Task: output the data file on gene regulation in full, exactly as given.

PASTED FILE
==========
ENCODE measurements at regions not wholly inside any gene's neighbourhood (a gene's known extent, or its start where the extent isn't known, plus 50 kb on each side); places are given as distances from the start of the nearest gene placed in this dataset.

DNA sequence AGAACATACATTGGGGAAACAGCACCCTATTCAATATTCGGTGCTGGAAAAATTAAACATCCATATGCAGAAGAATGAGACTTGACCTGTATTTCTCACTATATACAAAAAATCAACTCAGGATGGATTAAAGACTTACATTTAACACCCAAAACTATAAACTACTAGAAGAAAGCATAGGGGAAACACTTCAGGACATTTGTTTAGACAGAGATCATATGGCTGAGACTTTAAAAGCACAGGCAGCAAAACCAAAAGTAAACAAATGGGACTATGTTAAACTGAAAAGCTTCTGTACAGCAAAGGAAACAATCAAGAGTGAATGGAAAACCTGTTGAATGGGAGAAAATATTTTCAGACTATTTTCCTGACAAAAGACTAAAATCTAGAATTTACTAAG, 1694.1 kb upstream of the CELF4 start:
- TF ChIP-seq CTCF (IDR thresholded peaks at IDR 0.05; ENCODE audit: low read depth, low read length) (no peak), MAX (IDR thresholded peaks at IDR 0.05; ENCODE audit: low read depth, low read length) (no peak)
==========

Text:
ENCODE measurements at regions not wholly inside any gene's neighbourhood (a gene's known extent, or its start where the extent isn't known, plus 50 kb on each side); places are given as distances from the start of the nearest gene placed in this dataset.

DNA sequence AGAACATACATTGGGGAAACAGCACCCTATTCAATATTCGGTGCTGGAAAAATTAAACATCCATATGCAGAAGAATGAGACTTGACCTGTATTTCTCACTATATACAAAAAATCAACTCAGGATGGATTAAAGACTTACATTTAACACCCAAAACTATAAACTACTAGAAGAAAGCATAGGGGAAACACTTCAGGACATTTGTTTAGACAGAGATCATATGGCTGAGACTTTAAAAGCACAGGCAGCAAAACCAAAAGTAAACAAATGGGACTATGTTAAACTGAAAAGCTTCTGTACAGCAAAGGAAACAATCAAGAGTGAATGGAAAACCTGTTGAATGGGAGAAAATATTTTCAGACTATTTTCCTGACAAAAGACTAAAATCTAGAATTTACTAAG, 1694.1 kb upstream of the CELF4 start:
- TF ChIP-seq CTCF (IDR thresholded peaks at IDR 0.05; ENCODE audit: low read depth, low read length) (no peak), MAX (IDR thresholded peaks at IDR 0.05; ENCODE audit: low read depth, low read length) (no peak)